Young medics show support controlled euthanasia in direct opposition to their seniors.

By Joe McDonough


Posted on October 26, 2017

In defiance of their more experienced counterparts, medical students have overwhelmingly declared their support for doctor-assisted dying.
The Australian Medical Students’ Association (AMSA) released a policy document on Thursday announcing its majority support for voluntary-assisted dying (VAD).

Speaking exclusively with the Sydney Morning Herald, president of the AMSA Rob Thomas revealed students had diverse opinions on how best to implement VAD, and what safeguards should be imposed, but agreed strongly in principle.

In fact, 19 out of 21 AMSA representatives from every Australian medical school voted in favour of the policy.

“As the future of Australia’s medical profession, this is an important policy especially given the current political climate and debate in the community,” Mr Thomas said.

The AMSA’s stance is in direct opposition to the Australian Medical Association (AMA), which maintains doctors should not be involved in interventions that ultimately end a person’s life.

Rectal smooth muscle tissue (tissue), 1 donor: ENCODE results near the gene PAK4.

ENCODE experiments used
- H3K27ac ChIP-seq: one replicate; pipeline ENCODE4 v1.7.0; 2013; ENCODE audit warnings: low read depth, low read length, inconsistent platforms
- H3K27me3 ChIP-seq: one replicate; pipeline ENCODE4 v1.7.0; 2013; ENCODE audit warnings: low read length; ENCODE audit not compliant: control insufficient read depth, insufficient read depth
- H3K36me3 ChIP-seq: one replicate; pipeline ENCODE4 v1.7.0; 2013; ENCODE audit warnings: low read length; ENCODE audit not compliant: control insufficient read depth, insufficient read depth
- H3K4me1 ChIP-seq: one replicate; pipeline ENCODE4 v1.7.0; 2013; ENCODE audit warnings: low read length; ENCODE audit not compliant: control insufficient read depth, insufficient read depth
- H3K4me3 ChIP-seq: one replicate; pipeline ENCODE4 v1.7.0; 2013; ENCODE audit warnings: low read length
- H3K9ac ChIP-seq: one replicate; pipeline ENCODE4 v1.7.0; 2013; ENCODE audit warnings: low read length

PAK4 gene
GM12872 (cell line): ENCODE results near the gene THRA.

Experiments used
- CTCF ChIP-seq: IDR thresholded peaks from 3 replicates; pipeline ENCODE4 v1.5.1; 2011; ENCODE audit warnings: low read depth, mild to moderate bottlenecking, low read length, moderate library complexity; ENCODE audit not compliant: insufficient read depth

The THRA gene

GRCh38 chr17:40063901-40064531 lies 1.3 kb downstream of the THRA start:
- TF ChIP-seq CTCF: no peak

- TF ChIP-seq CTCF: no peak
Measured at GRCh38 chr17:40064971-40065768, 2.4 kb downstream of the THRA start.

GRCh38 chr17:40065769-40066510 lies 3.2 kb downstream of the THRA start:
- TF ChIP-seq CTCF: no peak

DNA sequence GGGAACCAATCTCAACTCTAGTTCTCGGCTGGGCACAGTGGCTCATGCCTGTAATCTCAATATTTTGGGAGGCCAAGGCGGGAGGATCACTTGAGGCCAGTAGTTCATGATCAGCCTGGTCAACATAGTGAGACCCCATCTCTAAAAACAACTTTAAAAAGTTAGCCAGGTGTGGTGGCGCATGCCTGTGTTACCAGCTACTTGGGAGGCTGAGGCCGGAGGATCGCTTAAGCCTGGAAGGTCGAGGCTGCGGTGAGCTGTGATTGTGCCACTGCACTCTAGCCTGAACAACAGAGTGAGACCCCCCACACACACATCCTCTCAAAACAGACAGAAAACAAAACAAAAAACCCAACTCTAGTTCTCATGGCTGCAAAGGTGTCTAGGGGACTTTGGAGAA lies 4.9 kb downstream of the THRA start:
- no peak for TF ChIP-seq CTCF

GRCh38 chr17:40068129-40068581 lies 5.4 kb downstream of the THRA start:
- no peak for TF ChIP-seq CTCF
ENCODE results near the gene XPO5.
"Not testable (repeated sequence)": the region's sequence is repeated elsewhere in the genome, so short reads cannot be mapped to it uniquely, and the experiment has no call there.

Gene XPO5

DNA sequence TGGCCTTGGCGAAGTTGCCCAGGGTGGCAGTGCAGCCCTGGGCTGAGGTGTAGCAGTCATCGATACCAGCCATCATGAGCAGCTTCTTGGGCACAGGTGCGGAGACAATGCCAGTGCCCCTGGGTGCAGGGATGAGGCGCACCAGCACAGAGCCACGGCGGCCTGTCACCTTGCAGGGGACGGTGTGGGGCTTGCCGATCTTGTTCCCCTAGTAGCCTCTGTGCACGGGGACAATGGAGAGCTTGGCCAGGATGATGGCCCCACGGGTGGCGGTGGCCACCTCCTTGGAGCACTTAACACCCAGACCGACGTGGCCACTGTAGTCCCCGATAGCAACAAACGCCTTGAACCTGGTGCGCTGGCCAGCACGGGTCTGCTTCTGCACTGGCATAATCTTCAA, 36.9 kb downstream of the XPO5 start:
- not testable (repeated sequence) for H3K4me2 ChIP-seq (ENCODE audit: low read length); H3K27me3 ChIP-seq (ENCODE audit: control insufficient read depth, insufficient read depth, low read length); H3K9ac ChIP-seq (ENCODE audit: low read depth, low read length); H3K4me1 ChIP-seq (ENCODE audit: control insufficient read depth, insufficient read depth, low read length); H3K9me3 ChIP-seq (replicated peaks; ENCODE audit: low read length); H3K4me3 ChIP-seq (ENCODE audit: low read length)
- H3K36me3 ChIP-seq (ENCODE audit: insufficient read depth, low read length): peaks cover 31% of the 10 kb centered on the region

President of the AMA, Dr Michael Gannon, told Fairfax Media that students didn’t have the life experience needed to weigh in on such an important debate.
“The truth is we are talking about medical students who have had either no… or minimal experience on wards and their views are likely to change as they come to deal with death and dying,” he said.

“I had views of the world when I was 22 years old that I no longer hold,” he added.

I had views of the world when I was 22 years old that I no longer hold

Responding to Dr Gannon’s criticism, Mr Thomas said the students were “not naïve”.

“We know that different specialties tend to hold different views on this issue,” he says.“But we are not naïve. Our policy research team have done the research and explored the ethical issues, and our position reflects the views of our society more broadly.”

The AMSA independent was published in the wake of Victoria’s lower house passing a historic euthanasia bill last Friday, and NSW Parliament introducing a cross-party assisted dying bill last month.